I recently saw this headline on Bloomberg.com:
The Cult of the Retail Trader Has Fizzled
“The GameStop and AMC manias are long gone, with individual investor returns falling 40% this year and digital currency prices tumbling.”
The article is behind a pay wall, but I think you can get the gist from the headline. I have been in financial services for a while. It is an industry that can be very unkind to those who are not educated in finances, so I have long been an advocate for people educating themselves as much as possible, whether they decide to delegate to a professional or not. I have also long believed that the standard asset allocation advice is fatally flawed, and that if you have the time and the expertise you can do much, much better investing on your own.
I was a broker during the late 90s and had a front row seat to the internet bubble. I cheered on the retail investors who were making fortunes on the dot.com stocks, but that retail revolution was fatally flawed. Back then, because Wall Street controlled the information, and the trading and investors weren’t really connected, it was doomed to fail. Fast forward to what happened post-Covid and the situation was completely different. Retail traders now had access to just as much information as Wall Street, they could trade lightning fast and for free, and they were connected over social media. I held out a lot of hope for this new retail revolution to take hold. Unfortunately it got derailed.
In my view, greed and ignorance each played a role. Greed, from the standpoint of people piling into meme stocks and crypto in an effort to get rich quick. Ignorance, from the standpoint of people believing that they could just keep buying the dips, not realizing that it’s one thing to buy dips when the Fed has your back, but it’s an entirely different thing when the Fed doesn’t. There are still people on Twitter thinking the key to getting rich is to buy what’s going up. Sometimes that works, but most often it doesn’t, especially in these markets.
However, I will say this: once the dust settles, and people get beyond the “eye candy” of the meme stocks, penny stocks, and crypto stuff, something interesting is happening on Twitter. There are a number of people out there who are really smart, giving great advice. Sure, some of it is behind a pay wall (though even this is a fraction of what one would pay an advisor), but some advice is completely free.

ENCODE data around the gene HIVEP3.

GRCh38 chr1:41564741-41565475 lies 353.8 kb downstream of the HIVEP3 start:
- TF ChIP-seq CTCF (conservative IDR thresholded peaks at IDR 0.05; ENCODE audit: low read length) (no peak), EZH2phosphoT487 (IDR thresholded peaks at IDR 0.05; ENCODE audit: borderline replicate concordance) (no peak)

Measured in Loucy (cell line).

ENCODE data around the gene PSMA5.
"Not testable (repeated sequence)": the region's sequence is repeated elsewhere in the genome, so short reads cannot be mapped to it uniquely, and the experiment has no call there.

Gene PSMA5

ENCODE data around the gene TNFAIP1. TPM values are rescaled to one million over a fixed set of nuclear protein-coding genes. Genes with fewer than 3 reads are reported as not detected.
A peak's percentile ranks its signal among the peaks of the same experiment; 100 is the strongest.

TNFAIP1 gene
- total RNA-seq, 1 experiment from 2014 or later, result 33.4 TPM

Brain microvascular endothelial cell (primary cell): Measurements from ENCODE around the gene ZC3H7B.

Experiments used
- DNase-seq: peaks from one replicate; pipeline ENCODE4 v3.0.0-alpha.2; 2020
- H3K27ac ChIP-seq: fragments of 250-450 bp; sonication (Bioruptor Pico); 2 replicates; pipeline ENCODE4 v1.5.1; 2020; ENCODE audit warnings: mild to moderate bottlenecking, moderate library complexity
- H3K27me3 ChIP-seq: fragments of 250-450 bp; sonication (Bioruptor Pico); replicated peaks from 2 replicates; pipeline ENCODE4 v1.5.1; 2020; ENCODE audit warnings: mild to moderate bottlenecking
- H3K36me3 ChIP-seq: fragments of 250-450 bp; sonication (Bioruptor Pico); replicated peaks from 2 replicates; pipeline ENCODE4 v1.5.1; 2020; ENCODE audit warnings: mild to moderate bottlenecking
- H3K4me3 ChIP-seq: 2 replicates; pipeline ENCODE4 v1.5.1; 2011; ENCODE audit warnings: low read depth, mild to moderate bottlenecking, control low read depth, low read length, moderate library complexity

I will admit that it can be tough for the average investor to sort through what’s good and bad, but it can be done. How do you use it? I am reminded of the old saying, “Give a man fish and he eats for a day, teach a man to fish and he eats for a lifetime.” You could blindly follow someone on Twitter, but I don’t think that makes a lot of sense. A better approach is to pick out the best of the best and learn why and how they do what they do.
So has the cult of the retail trader fizzled? If that cult is buying meme stocks and crypto and HODL, then probably yes. Could a new cult arise of retail traders who are actually following smarter strategies and blowing away traditional asset allocation? Yes it could.
Matthew Tuttle is the Chief Executive Officer and Chief Investment Officer of Tuttle Capital Management, LLC. While many managers work within their respective silo when it comes to investment strategy, we look at all methodologies and market dynamics, using forward-looking due diligence to combine methodologies and timeframes to achieve the best results.
The views and opinions expressed herein are those of the Chief Executive Officer and Portfolio Manager for Tuttle Capital Management (TCM) and are subject to change without notice. The data and information provided is derived from sources deemed to be reliable but we cannot guarantee its accuracy. Investing in securities is subject to risk including the possible loss of principal.
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